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I tell myself...

I tell myself...

By RJohns

The shoot opens and my free-falling body rises with the wind. Suddenly I hear a loud snapping sound from above. My body jerks left. Looking up I can see the parachute's straps slowly tearing, thread by thread. Perhaps the remaining three will hold out until I land. I tell myself not to worry.SNAP! There goes strap number two. I'm still too high up to make out any buildings below. Again I tell myself: Don't worry John. SNAP! SNAP! This is when I begin my slow free-fall towards earth. No back up shoot, no clue what to do, and I tell myself once again not to worry. The wind is rushing past my ears so fast yet everything seems so slow and calm. The peace I'm feeling is pure irony. When I look down again, small squares begin to look like tall buildings. Streets, cars, and people are coming into focus now. I tell myself: Don't worry. Everything around me quickly speeds up until, finally, my body is embedded into the pavement. The sudden darkness is overwhelming. I can hear cars screeching to a stop and people all around me but I can't open my eyes. I'll be okay, I tell myself.
I can hear the ambulance coming. There's no pain. It must be really bad. The paramedics are now lifting me into the ambulance. Before my hearing fades I hear someone ask: " Why did he do it?"
Though I can no longer make out what the E.M.T.'s are saying, I can feel us speeding to the hospital. A sudden stop signals our arrival at the E.R. This is when my vision comes back. Now I see staff to my left and right, wheeling me down the corridor. For a brief second I regain mobility, thrusting upward, gasping for air. Those pushing the gurney are in shock and utterly surprised that I'm still even alive. Up ahead, two men in green scrubs pull me into a room with bright lights, sharp tools, and drills. The light is hanging above my face shining in my eyes. Once again my sight is gone. Though I can no longer see, I do hear a machine constantly beeping beside me. Knives and drills spray speckles of blood on my face. This seems to make the beeping machine go much faster until.......silence. Darkness. I'm free. Or am I? I lose count after the first few days, eventually realizing time is not a factor anymore. Day after day, month after month, year after year; I lay here in my grave. I'm all alone now. An eternity of sleeping awake. I'm now dreamless and left for eternity to think of the consequences of my actions.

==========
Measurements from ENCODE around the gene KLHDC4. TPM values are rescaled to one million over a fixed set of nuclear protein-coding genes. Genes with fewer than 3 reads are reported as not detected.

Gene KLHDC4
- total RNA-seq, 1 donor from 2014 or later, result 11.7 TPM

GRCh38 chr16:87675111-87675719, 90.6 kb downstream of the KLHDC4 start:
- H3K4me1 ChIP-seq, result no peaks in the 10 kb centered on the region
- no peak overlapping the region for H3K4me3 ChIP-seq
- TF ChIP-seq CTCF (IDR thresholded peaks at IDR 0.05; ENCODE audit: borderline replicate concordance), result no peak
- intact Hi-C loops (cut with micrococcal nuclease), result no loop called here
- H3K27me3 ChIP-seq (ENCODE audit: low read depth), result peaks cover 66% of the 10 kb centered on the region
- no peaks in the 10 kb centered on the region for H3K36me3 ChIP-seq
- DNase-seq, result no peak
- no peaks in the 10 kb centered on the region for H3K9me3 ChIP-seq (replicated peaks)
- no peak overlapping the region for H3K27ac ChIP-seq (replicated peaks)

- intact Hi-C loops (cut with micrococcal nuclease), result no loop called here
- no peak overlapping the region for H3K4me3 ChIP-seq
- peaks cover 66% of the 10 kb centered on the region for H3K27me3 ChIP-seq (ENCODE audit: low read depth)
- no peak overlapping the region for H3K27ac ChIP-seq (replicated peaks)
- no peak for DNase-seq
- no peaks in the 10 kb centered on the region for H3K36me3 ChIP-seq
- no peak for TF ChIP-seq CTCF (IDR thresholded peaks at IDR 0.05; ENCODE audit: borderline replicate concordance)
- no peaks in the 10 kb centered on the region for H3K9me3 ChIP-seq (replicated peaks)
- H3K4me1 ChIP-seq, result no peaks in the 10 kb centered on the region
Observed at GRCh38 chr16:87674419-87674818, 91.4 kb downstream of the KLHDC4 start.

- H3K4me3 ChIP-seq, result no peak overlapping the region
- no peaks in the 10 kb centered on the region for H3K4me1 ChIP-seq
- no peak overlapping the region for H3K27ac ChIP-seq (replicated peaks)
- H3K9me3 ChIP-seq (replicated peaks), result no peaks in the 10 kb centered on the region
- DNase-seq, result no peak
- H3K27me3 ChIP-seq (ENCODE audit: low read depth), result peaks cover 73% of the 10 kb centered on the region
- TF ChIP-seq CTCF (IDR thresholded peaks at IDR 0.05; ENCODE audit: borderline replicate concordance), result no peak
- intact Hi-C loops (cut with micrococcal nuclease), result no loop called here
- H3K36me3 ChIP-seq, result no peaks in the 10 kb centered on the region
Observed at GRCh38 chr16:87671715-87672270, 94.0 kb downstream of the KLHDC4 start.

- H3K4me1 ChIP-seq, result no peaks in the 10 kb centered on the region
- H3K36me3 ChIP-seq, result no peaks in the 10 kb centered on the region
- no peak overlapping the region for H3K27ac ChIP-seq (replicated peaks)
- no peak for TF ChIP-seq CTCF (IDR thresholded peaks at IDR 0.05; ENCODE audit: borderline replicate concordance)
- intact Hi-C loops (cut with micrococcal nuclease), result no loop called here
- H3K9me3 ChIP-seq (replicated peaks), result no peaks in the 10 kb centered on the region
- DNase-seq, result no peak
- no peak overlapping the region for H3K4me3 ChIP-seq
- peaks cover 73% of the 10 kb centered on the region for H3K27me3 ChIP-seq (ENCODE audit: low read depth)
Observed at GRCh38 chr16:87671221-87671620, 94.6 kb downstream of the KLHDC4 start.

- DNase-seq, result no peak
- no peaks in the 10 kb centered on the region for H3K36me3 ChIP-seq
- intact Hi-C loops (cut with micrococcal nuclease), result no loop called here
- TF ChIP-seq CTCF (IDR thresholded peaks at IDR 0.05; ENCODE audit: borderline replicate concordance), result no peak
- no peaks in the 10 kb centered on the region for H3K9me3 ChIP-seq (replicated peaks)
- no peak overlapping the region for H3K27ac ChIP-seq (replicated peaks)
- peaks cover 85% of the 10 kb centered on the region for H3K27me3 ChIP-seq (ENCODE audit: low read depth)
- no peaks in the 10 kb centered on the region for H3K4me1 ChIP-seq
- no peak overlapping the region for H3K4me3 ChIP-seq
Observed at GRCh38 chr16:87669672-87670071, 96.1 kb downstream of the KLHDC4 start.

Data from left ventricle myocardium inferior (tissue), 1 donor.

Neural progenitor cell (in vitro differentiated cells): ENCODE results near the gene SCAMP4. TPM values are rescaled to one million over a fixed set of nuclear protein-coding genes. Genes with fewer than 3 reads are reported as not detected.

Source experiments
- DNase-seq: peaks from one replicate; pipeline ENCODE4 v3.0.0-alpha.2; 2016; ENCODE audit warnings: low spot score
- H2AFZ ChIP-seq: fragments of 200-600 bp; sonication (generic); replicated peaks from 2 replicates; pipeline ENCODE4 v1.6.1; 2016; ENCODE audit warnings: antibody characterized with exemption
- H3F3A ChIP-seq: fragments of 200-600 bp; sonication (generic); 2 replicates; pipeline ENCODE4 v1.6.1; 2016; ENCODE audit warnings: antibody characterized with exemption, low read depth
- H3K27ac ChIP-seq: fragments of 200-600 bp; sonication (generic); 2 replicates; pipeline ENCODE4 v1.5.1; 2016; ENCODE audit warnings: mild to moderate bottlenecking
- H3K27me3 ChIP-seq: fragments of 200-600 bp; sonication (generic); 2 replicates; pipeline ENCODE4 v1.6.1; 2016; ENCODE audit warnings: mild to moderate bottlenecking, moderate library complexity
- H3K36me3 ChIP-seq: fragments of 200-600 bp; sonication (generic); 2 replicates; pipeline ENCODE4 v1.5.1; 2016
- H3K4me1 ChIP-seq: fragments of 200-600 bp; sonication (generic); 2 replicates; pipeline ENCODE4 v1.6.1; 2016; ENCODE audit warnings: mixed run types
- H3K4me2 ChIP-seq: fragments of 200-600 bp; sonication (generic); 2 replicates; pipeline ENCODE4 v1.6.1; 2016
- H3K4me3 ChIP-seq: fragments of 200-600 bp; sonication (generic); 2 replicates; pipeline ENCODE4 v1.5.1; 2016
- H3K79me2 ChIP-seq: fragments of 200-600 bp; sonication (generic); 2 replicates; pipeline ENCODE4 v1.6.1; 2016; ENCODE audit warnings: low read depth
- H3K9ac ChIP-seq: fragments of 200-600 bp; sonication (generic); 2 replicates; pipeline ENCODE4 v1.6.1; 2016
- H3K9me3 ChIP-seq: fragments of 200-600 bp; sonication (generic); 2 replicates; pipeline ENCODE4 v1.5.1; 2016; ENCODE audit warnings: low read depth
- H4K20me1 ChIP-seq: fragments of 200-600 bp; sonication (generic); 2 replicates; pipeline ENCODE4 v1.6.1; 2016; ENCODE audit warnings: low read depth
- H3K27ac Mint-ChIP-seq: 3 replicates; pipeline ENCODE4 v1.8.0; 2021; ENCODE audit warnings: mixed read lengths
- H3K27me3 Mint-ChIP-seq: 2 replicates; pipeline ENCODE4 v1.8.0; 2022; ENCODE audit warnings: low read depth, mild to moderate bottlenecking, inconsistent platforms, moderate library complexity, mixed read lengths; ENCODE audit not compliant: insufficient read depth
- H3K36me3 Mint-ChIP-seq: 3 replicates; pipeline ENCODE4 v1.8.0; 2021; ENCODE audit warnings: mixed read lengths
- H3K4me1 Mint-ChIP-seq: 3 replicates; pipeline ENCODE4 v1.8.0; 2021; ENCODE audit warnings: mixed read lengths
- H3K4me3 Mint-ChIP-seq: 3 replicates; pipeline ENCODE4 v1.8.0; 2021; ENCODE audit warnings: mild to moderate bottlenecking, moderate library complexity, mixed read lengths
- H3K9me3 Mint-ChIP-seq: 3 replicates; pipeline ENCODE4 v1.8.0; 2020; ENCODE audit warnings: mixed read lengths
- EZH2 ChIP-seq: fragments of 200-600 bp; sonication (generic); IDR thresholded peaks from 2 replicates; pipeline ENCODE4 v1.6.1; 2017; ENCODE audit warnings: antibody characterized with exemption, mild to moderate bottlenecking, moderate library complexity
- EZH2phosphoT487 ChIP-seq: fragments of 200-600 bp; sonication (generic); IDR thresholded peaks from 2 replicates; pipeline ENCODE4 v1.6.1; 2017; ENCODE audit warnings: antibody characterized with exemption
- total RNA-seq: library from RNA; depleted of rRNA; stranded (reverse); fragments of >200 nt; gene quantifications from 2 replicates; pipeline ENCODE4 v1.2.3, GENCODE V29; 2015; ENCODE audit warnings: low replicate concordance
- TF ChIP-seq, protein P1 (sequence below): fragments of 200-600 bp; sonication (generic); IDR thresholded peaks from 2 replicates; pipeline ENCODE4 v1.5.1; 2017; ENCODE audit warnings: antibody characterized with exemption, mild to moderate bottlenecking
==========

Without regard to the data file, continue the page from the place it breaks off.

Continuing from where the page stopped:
The family visits from time to time. It's not always the greatest encounters though. I'll never forget the anger in Annie's voice when she asked: "Why couldn't you have just been having an affair too?" I can hear her tears hit the dirt above and sometimes wish I had. Infidelity is a lot more solvable than suicide.(John Shaff had a lot of problems. Not only was his son dying, but his wife was having an affair. On his way to work one morning he decided to conquer his fear of heights by skydiving. The truth is that he was torn up from the bad news. After a nervous breakdown, what seemed like skydiving was really his suicidal leap from the tallest building in New York.)

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23 Sep, 2010
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